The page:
As more and more cannabis-infused foods enter the legal marijuana market, a new study suggests there is a significant uptick in “unexpected highs” among inexperienced marijuana consumers, especially when it comes to marijuana edibles.
The study from RTI International and published in Drug and Alcohol Dependence finds that some novice marijuana consumers are unable to figure out a satisfactory dose and wind up having a negative experience.
“Marijuana users who reported using new marijuana products or edibles were at greater risk of experiencing an unexpected high, regardless of their age, gender, education, mental health status, or amount of marijuana consumed in the past month,” said Jane Allen, author of the study.
“States that have legalized marijuana for recreational use are thinking about how they can prevent negative public health outcomes,” Allen said. “One way we can help them do that is to study consumer perceptions of marijuana, including product packaging, required warning labels, and consumption advice so states can refine how they communicate marijuana information to the public. Effective communication should help to reduce unexpected highs.”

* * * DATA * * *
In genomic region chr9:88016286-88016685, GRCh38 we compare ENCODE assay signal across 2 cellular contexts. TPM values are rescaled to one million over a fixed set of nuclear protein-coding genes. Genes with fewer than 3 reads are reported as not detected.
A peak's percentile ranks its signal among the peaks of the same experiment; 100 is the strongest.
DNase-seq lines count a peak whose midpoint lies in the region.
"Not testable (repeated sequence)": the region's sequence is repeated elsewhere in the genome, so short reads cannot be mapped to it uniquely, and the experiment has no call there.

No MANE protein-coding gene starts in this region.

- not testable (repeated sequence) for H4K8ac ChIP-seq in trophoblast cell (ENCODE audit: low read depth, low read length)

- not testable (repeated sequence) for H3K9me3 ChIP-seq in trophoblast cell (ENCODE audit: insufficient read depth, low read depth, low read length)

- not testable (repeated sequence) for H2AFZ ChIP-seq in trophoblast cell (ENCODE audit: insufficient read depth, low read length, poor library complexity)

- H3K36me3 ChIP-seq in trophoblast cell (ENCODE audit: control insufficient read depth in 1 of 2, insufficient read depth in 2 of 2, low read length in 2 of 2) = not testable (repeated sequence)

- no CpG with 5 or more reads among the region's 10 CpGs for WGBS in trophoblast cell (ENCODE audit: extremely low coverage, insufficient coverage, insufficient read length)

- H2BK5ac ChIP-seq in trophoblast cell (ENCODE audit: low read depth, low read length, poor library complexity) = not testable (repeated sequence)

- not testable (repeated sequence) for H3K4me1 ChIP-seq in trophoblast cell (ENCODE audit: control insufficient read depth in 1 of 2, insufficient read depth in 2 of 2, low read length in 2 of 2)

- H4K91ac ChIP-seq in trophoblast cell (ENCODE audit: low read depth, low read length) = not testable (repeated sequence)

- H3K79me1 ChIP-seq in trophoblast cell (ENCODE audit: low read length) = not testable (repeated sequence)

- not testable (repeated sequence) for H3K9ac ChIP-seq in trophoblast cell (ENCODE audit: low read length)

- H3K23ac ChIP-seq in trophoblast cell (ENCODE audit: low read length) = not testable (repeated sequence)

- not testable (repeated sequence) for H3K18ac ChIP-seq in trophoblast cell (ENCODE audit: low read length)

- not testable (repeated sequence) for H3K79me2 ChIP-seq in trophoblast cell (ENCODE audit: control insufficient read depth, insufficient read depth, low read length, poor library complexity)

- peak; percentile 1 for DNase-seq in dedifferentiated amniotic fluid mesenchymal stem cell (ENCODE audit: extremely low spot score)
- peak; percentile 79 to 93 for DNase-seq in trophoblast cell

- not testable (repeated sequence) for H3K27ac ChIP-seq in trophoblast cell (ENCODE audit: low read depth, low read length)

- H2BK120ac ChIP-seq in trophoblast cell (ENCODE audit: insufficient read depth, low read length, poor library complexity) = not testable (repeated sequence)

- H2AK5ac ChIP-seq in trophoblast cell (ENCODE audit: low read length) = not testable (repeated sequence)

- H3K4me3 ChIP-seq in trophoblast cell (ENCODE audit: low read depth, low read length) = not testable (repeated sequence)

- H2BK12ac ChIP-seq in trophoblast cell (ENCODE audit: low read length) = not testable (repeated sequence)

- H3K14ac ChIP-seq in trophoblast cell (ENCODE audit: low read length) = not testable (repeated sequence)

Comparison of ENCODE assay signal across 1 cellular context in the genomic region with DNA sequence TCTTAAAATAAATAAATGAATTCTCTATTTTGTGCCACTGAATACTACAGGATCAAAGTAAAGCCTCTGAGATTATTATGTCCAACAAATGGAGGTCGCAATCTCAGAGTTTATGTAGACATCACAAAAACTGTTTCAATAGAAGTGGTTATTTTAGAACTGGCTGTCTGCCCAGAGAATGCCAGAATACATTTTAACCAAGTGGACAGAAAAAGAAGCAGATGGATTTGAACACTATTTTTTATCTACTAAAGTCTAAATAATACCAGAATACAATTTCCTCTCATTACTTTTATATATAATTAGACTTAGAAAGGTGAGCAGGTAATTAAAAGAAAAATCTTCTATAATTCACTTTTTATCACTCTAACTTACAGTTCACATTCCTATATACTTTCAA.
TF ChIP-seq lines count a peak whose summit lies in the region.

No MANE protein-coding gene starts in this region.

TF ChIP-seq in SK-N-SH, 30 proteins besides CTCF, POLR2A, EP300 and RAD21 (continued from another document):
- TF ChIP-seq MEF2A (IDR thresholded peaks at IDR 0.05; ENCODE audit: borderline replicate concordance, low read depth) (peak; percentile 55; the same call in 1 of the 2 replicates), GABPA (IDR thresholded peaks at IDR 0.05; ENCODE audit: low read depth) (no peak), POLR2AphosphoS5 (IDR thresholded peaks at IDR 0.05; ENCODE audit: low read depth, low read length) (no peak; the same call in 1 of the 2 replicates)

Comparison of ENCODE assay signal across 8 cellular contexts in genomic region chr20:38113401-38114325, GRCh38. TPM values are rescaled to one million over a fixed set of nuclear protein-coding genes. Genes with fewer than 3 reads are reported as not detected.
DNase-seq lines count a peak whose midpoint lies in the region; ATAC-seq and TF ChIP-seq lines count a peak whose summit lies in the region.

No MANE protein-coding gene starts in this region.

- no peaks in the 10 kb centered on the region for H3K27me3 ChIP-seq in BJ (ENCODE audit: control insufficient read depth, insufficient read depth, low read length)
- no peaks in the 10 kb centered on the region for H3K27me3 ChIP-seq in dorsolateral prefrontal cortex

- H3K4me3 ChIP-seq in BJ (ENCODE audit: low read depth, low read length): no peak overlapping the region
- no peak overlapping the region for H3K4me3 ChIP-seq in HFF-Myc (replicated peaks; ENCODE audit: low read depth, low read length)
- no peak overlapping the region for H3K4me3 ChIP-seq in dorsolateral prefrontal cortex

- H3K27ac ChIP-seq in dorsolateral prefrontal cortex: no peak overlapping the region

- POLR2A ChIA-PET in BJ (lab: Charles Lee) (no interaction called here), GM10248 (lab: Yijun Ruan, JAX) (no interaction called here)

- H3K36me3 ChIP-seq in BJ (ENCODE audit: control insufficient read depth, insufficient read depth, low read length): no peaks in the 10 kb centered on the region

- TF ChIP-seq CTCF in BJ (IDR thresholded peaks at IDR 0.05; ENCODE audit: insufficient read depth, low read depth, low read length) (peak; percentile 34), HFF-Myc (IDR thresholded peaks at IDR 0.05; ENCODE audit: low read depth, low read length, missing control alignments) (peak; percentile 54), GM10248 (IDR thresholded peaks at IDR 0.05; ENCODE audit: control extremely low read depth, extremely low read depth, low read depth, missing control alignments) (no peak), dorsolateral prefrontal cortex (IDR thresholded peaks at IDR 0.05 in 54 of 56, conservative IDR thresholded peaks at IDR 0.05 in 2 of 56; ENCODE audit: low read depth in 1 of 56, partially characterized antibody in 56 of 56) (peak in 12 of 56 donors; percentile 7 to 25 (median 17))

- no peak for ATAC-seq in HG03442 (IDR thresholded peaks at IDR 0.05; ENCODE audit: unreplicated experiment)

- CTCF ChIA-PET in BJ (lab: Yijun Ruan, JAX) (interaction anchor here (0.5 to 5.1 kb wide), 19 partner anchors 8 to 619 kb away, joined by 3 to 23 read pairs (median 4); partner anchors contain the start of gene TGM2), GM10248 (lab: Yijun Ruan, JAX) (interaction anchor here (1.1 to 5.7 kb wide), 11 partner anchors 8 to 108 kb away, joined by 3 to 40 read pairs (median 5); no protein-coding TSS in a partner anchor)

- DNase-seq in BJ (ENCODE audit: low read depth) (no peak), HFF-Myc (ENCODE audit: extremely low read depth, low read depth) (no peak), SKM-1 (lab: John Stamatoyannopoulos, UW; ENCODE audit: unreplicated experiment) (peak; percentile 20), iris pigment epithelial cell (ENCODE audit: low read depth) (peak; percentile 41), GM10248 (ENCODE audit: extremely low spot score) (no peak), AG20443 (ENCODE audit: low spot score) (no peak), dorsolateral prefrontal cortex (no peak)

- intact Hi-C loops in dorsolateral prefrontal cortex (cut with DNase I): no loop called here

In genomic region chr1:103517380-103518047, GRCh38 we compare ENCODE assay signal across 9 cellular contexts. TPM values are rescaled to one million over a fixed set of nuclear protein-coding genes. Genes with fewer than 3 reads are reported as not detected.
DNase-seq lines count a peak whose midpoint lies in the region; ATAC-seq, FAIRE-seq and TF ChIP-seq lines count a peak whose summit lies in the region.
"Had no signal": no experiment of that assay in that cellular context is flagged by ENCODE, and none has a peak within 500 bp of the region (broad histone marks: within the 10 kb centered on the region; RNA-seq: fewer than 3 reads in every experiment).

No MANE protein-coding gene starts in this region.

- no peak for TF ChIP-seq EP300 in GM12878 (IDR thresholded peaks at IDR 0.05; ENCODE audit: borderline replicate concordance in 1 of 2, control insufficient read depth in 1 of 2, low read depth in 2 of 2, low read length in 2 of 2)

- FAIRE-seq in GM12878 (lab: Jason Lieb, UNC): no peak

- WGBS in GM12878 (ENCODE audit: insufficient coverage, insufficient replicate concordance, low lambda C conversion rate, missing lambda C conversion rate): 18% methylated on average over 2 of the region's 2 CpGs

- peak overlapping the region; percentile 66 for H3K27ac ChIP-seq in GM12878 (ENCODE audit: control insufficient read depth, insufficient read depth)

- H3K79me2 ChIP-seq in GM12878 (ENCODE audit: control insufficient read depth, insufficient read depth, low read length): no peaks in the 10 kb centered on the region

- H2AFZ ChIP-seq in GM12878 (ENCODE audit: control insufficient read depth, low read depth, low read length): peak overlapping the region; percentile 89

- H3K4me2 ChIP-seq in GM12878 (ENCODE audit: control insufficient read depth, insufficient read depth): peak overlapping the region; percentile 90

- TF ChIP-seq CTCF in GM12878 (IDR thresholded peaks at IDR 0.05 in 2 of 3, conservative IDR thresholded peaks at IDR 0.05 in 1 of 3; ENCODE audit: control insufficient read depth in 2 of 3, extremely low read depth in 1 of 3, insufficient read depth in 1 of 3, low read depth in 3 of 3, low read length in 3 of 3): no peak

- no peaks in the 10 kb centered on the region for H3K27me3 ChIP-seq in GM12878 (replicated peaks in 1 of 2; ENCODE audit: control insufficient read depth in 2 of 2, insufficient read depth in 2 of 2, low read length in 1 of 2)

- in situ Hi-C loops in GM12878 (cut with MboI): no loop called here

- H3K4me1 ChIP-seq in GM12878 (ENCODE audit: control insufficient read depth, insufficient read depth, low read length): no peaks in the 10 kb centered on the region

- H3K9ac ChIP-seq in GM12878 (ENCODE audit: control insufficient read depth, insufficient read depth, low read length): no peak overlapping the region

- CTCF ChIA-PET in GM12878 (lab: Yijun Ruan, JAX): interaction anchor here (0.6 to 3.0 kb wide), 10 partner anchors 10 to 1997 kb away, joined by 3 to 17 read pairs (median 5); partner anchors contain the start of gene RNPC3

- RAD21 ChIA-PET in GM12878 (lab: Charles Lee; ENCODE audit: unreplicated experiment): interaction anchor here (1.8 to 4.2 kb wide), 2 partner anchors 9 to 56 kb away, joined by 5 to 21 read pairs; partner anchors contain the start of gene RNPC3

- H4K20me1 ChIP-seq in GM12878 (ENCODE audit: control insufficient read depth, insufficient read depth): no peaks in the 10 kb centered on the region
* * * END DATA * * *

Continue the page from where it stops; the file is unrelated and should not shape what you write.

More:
According to the study, most research subjects merely slept off the uncomfortable sensation. The research highlights an important point as more Americans are exposed the edible cannabis: Eating weed has a totally different effect than smoking it.
Here are some handy tips for the novice:
Do Your Homework
A smart newcomer to cannabis should take the time to study up on edibles. Most states require dosing guidelines limiting one dose to 10 milligrams of THC. There is a reason behind the regulation. For many experienced consumers of edibles, 10 milligrams may not be much at all.
But for the beginner, 5 milligrams may be just what the doctor ordered. If you are buying from a reputable retailer, the edible will be properly packaged with labeling information. Read the label. Know what